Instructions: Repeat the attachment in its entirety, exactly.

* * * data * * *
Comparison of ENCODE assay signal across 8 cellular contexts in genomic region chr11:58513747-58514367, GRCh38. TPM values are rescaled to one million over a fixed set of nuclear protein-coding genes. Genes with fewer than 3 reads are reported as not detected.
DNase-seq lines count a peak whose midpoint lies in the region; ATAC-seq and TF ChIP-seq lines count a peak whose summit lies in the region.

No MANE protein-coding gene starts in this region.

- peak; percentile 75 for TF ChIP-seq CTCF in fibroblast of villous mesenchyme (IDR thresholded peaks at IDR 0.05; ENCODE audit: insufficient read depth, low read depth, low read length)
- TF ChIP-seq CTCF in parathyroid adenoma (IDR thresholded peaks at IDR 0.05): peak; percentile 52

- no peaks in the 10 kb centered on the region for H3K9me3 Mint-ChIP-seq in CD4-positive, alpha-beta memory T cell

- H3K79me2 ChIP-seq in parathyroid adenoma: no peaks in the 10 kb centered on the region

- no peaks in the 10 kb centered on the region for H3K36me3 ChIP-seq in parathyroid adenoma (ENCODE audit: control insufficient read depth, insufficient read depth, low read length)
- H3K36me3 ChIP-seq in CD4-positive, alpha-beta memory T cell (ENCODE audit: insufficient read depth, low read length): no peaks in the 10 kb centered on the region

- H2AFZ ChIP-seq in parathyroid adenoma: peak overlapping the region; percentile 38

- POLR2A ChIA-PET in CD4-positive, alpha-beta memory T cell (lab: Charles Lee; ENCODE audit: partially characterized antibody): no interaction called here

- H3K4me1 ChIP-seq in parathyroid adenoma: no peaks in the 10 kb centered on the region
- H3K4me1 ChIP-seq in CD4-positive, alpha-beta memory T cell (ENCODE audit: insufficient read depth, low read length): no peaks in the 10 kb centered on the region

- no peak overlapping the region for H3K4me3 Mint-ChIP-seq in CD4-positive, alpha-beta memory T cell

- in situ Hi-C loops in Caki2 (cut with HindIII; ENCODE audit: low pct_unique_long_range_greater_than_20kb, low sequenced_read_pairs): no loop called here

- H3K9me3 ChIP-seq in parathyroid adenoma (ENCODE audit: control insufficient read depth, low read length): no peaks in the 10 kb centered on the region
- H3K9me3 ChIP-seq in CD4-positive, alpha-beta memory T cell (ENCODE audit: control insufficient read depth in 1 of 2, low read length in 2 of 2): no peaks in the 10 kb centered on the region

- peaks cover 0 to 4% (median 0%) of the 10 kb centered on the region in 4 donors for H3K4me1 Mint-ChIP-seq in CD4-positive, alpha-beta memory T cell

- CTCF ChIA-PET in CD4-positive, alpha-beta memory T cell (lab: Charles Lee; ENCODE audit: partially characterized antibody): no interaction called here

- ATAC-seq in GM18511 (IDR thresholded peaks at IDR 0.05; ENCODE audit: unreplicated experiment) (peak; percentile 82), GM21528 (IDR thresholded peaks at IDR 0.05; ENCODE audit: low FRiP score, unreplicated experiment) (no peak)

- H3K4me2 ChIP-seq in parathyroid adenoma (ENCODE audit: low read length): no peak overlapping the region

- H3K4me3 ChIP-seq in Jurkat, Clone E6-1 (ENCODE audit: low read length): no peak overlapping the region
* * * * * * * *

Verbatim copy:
Comparison of ENCODE assay signal across 8 cellular contexts in genomic region chr11:58513747-58514367, GRCh38. TPM values are rescaled to one million over a fixed set of nuclear protein-coding genes. Genes with fewer than 3 reads are reported as not detected.
DNase-seq lines count a peak whose midpoint lies in the region; ATAC-seq and TF ChIP-seq lines count a peak whose summit lies in the region.

No MANE protein-coding gene starts in this region.

- peak; percentile 75 for TF ChIP-seq CTCF in fibroblast of villous mesenchyme (IDR thresholded peaks at IDR 0.05; ENCODE audit: insufficient read depth, low read depth, low read length)
- TF ChIP-seq CTCF in parathyroid adenoma (IDR thresholded peaks at IDR 0.05): peak; percentile 52

- no peaks in the 10 kb centered on the region for H3K9me3 Mint-ChIP-seq in CD4-positive, alpha-beta memory T cell

- H3K79me2 ChIP-seq in parathyroid adenoma: no peaks in the 10 kb centered on the region

- no peaks in the 10 kb centered on the region for H3K36me3 ChIP-seq in parathyroid adenoma (ENCODE audit: control insufficient read depth, insufficient read depth, low read length)
- H3K36me3 ChIP-seq in CD4-positive, alpha-beta memory T cell (ENCODE audit: insufficient read depth, low read length): no peaks in the 10 kb centered on the region

- H2AFZ ChIP-seq in parathyroid adenoma: peak overlapping the region; percentile 38

- POLR2A ChIA-PET in CD4-positive, alpha-beta memory T cell (lab: Charles Lee; ENCODE audit: partially characterized antibody): no interaction called here

- H3K4me1 ChIP-seq in parathyroid adenoma: no peaks in the 10 kb centered on the region
- H3K4me1 ChIP-seq in CD4-positive, alpha-beta memory T cell (ENCODE audit: insufficient read depth, low read length): no peaks in the 10 kb centered on the region

- no peak overlapping the region for H3K4me3 Mint-ChIP-seq in CD4-positive, alpha-beta memory T cell

- in situ Hi-C loops in Caki2 (cut with HindIII; ENCODE audit: low pct_unique_long_range_greater_than_20kb, low sequenced_read_pairs): no loop called here

- H3K9me3 ChIP-seq in parathyroid adenoma (ENCODE audit: control insufficient read depth, low read length): no peaks in the 10 kb centered on the region
- H3K9me3 ChIP-seq in CD4-positive, alpha-beta memory T cell (ENCODE audit: control insufficient read depth in 1 of 2, low read length in 2 of 2): no peaks in the 10 kb centered on the region

- peaks cover 0 to 4% (median 0%) of the 10 kb centered on the region in 4 donors for H3K4me1 Mint-ChIP-seq in CD4-positive, alpha-beta memory T cell

- CTCF ChIA-PET in CD4-positive, alpha-beta memory T cell (lab: Charles Lee; ENCODE audit: partially characterized antibody): no interaction called here

- ATAC-seq in GM18511 (IDR thresholded peaks at IDR 0.05; ENCODE audit: unreplicated experiment) (peak; percentile 82), GM21528 (IDR thresholded peaks at IDR 0.05; ENCODE audit: low FRiP score, unreplicated experiment) (no peak)

- H3K4me2 ChIP-seq in parathyroid adenoma (ENCODE audit: low read length): no peak overlapping the region

- H3K4me3 ChIP-seq in Jurkat, Clone E6-1 (ENCODE audit: low read length): no peak overlapping the region